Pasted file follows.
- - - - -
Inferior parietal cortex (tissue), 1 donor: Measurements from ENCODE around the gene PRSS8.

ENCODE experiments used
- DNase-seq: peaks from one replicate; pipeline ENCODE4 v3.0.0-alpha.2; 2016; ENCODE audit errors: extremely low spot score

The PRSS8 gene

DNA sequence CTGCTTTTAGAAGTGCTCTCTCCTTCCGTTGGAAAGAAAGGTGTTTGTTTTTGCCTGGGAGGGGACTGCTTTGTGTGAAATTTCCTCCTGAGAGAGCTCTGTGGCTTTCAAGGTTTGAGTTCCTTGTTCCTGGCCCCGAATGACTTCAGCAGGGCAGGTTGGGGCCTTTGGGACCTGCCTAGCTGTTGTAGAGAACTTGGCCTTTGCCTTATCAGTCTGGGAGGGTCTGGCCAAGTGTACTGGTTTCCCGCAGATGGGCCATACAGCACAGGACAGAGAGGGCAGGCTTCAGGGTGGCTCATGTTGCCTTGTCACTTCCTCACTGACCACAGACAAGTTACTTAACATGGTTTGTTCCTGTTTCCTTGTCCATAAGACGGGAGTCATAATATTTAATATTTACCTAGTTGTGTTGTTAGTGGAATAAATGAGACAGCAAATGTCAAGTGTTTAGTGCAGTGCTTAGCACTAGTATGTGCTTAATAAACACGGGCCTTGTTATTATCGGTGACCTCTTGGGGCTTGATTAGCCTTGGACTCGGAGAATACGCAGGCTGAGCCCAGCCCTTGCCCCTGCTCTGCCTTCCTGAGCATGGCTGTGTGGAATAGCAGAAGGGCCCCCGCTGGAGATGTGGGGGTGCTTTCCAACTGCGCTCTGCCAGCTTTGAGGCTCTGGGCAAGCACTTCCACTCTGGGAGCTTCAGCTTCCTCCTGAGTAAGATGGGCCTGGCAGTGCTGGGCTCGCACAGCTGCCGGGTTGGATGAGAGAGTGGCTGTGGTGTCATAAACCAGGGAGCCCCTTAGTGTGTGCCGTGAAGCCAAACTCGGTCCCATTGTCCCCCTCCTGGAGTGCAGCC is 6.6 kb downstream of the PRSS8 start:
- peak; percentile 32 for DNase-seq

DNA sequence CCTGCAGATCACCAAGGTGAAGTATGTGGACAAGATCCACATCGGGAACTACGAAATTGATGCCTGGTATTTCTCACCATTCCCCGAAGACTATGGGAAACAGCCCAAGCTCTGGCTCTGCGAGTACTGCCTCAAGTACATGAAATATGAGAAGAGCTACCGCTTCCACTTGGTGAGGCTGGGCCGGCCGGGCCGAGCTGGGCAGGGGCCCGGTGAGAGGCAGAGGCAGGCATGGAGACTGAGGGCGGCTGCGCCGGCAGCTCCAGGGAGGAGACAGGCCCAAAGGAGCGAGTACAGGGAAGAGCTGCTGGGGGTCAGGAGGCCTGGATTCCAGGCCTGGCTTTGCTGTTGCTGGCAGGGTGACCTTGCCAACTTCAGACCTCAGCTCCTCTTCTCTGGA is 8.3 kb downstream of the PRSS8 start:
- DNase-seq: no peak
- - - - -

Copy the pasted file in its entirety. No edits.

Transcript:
Inferior parietal cortex (tissue), 1 donor: Measurements from ENCODE around the gene PRSS8.

ENCODE experiments used
- DNase-seq: peaks from one replicate; pipeline ENCODE4 v3.0.0-alpha.2; 2016; ENCODE audit errors: extremely low spot score

The PRSS8 gene

DNA sequence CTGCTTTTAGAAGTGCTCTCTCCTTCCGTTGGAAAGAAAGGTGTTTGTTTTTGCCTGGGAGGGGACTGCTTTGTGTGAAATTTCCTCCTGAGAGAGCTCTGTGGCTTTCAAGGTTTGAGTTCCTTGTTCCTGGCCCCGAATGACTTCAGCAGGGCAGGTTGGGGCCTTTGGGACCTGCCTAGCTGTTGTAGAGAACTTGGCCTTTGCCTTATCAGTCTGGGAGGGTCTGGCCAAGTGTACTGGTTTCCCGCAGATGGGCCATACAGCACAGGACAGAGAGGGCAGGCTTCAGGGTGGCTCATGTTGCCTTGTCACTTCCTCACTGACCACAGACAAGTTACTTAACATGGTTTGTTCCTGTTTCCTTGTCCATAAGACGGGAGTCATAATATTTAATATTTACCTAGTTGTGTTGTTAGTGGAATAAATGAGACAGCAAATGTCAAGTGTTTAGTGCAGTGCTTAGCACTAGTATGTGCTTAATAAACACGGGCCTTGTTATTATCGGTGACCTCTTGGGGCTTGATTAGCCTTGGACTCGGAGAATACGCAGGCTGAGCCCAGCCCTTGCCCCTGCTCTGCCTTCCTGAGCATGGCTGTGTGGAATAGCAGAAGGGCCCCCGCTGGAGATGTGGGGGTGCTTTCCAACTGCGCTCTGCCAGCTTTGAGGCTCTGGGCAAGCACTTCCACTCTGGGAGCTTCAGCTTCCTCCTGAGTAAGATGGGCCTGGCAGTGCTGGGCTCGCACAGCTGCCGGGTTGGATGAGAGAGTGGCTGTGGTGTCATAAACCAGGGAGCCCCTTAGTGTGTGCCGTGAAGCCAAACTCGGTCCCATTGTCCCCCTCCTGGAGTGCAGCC is 6.6 kb downstream of the PRSS8 start:
- peak; percentile 32 for DNase-seq

DNA sequence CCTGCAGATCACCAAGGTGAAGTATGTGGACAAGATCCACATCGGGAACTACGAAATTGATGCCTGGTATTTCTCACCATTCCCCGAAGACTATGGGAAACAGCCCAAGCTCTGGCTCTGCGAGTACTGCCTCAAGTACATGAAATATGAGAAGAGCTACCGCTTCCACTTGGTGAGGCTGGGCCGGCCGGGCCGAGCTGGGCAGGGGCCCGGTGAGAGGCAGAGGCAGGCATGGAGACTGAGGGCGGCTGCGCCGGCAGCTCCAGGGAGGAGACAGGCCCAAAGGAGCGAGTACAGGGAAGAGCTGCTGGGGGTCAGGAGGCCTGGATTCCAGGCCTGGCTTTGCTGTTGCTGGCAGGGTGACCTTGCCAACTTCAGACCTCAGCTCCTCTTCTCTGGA is 8.3 kb downstream of the PRSS8 start:
- DNase-seq: no peak